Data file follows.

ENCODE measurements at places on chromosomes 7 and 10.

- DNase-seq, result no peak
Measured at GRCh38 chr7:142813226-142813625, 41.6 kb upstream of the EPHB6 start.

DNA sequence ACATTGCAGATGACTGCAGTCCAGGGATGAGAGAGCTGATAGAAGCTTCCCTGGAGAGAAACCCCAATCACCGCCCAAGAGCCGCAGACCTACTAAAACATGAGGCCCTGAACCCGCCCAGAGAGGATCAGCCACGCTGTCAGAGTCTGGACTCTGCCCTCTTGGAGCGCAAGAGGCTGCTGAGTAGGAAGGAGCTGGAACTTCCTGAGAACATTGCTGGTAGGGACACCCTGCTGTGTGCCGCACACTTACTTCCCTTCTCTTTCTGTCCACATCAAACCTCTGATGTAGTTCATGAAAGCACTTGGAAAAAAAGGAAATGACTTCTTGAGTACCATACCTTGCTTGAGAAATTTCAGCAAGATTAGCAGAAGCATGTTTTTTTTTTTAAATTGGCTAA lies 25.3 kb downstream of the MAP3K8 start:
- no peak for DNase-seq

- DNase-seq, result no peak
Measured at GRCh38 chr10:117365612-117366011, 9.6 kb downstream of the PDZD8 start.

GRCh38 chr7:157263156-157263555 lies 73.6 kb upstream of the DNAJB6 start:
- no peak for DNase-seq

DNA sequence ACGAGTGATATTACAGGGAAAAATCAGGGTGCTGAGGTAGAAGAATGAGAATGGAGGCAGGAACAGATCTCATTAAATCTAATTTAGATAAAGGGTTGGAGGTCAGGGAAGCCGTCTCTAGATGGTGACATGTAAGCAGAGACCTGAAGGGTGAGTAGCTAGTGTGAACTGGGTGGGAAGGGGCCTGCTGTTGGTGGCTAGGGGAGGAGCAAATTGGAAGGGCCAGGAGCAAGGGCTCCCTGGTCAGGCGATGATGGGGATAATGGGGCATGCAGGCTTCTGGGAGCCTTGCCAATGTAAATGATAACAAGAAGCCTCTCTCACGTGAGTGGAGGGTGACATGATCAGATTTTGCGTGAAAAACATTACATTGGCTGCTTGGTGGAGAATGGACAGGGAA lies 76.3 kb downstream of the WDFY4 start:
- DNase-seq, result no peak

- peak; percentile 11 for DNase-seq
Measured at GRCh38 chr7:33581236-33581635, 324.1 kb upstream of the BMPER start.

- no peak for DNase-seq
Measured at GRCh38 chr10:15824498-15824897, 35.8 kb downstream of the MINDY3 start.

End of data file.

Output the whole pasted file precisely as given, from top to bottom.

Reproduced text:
ENCODE measurements at places on chromosomes 7 and 10.

- DNase-seq, result no peak
Measured at GRCh38 chr7:142813226-142813625, 41.6 kb upstream of the EPHB6 start.

DNA sequence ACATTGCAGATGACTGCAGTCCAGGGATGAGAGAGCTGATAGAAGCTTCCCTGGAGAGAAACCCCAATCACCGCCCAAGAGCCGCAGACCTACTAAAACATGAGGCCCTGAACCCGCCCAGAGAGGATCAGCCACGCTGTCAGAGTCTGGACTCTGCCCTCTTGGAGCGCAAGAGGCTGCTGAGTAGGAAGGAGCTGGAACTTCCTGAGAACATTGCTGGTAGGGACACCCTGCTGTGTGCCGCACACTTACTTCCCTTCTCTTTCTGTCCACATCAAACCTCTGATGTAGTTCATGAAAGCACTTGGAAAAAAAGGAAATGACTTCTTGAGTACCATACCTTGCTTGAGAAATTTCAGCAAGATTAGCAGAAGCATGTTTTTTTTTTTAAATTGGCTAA lies 25.3 kb downstream of the MAP3K8 start:
- no peak for DNase-seq

- DNase-seq, result no peak
Measured at GRCh38 chr10:117365612-117366011, 9.6 kb downstream of the PDZD8 start.

GRCh38 chr7:157263156-157263555 lies 73.6 kb upstream of the DNAJB6 start:
- no peak for DNase-seq

DNA sequence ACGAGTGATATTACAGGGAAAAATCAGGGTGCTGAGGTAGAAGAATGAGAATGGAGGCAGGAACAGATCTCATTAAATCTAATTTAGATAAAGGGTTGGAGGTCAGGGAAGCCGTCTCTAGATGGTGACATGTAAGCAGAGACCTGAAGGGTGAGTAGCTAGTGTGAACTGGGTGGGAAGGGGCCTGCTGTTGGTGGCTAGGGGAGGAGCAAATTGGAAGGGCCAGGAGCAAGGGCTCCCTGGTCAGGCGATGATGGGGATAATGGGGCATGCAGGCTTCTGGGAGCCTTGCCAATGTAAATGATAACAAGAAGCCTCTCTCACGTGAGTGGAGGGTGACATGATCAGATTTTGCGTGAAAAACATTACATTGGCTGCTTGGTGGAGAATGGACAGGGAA lies 76.3 kb downstream of the WDFY4 start:
- DNase-seq, result no peak

- peak; percentile 11 for DNase-seq
Measured at GRCh38 chr7:33581236-33581635, 324.1 kb upstream of the BMPER start.

- no peak for DNase-seq
Measured at GRCh38 chr10:15824498-15824897, 35.8 kb downstream of the MINDY3 start.